The courts, however, have been somewhat divided over the extent to which anything other than a cash payment should be subject to antitrust review. Last month, a federal appeals court decided that other terms of a settlement between drug makers warranted antitrust review, and this was the second time that a federal appeals court had reached that decision.

This may have emboldened the FTC to file the lawsuit. “The FTC has a nice wedge here,” wrote Sanford Bernstein analyst Ronny Gal in an investor note.

Still, the issue has not been decided. Last month, in fact, GlaxoSmithKline (GSK) petitioned the Supreme Court to review a ruling made last June by another federal appeals court. In that case, the court determined that a deal between Glaxo and Teva to delay a generic version of a medicine was problematic, even though cash was not exchanged.

In the case involving Endo, the FTC alleged that in 2010, Endo and Impax Laboratories illegally agreed that, for three years, Endo would not compete by marketing an authorized generic version of its own Opana ER painkiller, according to its lawsuit, which was filed in federal court in Philadelphia.

In exchange, Endo paid Impax more than $112 million, including $10 million under a development and copromotion agreement signed during the same time period. Endo then delayed transitioning patients to a new formulation of the drug, which the FTC said allowed the company to maintain monopoly power even after Impax began selling a generic.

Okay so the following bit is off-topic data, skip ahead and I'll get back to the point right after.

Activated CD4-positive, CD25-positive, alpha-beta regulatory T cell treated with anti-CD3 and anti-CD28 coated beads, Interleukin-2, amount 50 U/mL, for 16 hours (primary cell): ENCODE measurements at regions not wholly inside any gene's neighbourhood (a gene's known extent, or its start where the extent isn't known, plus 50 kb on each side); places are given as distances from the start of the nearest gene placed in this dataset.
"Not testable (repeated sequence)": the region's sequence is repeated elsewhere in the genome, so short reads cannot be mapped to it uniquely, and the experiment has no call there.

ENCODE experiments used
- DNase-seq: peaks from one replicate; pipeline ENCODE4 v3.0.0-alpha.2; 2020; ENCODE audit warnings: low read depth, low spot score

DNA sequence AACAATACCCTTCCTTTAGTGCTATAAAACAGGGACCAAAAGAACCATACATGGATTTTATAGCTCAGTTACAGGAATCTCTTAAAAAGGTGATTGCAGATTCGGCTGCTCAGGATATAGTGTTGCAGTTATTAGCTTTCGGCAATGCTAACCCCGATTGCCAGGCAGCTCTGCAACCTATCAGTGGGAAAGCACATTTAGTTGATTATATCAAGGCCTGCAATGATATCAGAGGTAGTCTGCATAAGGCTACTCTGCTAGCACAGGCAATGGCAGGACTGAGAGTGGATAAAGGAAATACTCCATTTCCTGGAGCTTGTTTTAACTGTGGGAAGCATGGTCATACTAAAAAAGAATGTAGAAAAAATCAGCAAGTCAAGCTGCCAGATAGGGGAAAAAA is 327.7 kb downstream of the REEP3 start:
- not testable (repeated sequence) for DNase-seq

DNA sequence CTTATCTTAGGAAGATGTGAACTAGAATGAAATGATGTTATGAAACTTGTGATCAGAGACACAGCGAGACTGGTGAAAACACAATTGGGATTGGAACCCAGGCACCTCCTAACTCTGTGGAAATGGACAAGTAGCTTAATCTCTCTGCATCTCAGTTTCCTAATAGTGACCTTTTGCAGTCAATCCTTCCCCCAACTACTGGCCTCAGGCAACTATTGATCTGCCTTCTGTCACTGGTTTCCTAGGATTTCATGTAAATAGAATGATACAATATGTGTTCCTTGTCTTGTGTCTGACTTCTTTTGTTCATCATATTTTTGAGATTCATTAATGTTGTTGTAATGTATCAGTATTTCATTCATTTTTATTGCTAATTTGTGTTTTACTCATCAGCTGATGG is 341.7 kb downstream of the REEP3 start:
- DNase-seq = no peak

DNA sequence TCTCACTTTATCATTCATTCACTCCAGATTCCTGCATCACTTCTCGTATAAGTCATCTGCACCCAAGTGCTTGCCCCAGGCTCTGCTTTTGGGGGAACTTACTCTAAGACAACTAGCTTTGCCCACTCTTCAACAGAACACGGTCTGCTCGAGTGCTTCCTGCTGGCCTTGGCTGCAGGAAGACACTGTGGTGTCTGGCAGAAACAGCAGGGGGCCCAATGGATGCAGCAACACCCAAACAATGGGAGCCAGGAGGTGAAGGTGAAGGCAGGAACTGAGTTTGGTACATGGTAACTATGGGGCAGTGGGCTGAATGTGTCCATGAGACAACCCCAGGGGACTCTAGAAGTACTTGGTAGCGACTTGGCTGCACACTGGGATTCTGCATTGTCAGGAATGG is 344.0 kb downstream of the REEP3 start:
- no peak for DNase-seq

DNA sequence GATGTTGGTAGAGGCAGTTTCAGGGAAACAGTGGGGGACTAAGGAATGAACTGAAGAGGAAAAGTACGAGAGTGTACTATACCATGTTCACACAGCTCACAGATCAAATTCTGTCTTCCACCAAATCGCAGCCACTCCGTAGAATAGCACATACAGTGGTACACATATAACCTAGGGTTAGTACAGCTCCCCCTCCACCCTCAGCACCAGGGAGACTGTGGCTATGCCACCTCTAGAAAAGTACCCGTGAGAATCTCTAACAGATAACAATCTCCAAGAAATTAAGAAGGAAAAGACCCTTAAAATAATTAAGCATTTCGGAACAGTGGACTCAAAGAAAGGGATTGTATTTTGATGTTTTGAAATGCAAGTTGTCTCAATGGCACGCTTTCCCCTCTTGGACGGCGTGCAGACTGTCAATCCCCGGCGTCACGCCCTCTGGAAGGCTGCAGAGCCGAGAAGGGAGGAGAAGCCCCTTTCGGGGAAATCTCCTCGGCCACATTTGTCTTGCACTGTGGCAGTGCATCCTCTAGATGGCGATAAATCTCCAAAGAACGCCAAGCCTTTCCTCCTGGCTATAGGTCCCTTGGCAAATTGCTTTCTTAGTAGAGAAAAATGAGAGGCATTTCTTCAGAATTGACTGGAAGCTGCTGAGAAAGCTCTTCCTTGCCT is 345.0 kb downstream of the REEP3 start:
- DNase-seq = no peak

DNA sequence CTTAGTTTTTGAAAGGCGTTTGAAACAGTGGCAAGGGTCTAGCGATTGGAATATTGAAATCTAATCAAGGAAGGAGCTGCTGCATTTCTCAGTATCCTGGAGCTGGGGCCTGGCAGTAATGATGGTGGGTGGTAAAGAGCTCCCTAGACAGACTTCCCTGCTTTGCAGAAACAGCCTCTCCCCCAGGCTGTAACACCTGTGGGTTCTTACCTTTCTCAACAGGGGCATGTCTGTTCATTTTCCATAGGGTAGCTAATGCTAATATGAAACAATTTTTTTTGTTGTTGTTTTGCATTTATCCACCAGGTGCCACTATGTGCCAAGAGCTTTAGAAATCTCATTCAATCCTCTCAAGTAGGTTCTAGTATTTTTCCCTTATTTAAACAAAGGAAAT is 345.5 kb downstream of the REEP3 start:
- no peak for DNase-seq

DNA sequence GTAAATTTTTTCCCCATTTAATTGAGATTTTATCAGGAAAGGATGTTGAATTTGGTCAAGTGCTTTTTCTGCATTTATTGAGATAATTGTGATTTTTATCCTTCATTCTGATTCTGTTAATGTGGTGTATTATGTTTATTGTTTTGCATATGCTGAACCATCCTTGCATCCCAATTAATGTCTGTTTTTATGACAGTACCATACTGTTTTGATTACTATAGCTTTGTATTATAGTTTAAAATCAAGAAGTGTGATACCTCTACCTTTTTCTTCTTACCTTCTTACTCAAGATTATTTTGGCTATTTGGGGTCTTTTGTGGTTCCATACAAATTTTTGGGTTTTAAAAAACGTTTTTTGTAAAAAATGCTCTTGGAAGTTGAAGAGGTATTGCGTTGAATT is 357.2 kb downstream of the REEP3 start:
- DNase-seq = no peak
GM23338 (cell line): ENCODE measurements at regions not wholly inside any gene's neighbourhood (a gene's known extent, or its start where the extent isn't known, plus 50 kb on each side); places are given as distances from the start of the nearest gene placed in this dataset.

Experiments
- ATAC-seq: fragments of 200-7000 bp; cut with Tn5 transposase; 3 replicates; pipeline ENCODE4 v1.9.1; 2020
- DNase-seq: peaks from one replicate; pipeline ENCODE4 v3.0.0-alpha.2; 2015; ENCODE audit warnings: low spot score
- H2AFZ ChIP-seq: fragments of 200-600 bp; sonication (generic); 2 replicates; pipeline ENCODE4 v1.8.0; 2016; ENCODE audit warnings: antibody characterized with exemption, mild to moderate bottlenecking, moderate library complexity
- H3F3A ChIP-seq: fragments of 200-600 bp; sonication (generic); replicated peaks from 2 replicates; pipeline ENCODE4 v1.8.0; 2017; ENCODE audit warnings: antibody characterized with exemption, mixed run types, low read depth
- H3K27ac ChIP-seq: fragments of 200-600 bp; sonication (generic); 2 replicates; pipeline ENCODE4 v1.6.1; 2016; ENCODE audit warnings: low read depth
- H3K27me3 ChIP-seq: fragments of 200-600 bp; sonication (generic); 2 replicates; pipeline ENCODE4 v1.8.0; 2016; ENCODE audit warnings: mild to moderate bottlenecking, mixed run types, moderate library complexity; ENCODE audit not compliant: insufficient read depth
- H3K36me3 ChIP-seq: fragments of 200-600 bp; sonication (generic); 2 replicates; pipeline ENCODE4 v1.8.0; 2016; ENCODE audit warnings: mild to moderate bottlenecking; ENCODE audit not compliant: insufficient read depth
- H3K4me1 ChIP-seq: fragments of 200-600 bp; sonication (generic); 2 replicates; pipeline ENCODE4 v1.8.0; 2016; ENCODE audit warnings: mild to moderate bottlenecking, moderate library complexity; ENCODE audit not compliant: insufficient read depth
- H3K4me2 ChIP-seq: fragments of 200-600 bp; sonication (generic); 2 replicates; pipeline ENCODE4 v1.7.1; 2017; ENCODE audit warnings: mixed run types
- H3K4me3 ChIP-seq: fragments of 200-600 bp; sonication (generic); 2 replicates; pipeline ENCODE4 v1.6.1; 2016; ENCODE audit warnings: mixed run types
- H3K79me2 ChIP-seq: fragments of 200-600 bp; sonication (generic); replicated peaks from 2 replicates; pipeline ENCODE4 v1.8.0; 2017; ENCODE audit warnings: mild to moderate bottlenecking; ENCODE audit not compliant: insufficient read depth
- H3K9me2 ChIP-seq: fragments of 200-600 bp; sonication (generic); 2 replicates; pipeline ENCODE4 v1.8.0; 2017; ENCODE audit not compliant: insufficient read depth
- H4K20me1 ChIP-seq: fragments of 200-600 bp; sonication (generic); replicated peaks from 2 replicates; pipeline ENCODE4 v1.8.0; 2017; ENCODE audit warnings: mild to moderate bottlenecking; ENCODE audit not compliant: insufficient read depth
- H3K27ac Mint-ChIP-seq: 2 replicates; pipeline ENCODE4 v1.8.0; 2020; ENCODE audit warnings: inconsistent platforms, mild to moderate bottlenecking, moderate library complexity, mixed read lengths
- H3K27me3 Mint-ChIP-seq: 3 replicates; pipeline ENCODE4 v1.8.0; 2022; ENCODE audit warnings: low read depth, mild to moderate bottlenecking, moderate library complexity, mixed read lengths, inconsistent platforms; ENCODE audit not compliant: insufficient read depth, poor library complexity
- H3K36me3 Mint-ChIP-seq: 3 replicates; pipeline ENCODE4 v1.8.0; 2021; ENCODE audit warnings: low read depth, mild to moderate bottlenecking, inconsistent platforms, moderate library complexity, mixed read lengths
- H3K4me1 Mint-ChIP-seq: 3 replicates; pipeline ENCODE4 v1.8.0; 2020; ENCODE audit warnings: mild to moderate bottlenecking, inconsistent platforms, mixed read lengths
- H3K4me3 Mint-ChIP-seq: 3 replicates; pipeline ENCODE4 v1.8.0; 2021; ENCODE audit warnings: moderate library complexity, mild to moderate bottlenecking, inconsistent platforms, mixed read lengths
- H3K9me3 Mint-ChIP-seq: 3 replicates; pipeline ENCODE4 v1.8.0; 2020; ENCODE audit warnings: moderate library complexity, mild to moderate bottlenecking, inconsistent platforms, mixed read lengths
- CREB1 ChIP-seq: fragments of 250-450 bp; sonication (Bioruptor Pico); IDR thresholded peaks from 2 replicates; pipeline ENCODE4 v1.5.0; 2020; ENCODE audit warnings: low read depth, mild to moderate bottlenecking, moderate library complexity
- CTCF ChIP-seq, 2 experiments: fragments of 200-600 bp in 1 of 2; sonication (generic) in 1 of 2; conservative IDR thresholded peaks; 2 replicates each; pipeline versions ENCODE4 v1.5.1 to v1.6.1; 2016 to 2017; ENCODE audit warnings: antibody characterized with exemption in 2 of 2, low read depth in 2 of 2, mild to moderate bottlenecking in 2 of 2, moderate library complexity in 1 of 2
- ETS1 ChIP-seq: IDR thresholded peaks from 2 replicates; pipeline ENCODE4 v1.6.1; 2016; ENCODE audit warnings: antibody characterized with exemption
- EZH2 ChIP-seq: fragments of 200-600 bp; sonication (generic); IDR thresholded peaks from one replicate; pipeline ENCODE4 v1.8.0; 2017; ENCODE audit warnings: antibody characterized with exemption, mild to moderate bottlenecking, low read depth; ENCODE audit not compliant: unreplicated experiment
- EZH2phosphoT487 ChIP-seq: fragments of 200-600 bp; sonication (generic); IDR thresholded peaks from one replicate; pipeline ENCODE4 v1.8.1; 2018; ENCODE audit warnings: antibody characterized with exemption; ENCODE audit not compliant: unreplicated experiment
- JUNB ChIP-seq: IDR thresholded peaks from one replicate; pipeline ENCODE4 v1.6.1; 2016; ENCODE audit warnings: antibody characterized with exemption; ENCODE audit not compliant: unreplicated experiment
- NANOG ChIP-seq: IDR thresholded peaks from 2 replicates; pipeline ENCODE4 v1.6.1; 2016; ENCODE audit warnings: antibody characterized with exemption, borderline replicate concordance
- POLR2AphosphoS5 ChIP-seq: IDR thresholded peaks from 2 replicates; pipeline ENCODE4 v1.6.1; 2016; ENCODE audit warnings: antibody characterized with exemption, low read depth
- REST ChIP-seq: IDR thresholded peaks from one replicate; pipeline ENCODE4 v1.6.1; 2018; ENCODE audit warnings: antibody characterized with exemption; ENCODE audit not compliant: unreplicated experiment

In May 2012, Endo and its partners — Teikoku Seiyaku and Teikoku Pharma USA — illegally agreed with Watson Laboratories that until September 2013, Watson would not compete with them by marketing a generic version of Endo’s Lidoderm patch. In exchange, Endo paid Watson hundreds of millions of dollars and maintained a monopoly over Lidoderm, the FTC said.

Endo and Watson also illegally agreed that for nearly eight months in 2013 and 2014, Endo would not compete by marketing an authorized generic version of Lidoderm. As a result, Watson sold the only generic version of Lidoderm, which reduced competition and increased prices for generic patches. As a result, the FTC said Watson made hundreds of millions of dollars more in generic Lidoderm sales.

An Endo spokeswoman wrote us that the company is “disappointed by the FTC’s decision to initiate litigation … Endo believes that both settlements were … competitive … for a number of reasons, including that they permitted the entry of generic competition to Endo’s branded pharmaceutical products well before the relevant patents expired, and, therefore, benefitted consumers through increased availability and lower pricing.” The company, she added, believes the case is without merit and Endo will “vigorously defend itself.”

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  • And yet, when it comes to delaying the release of new life-saving drugs, no one, no institution, no group anywhere in the known universe delays more drugs for a longer time than the FDA.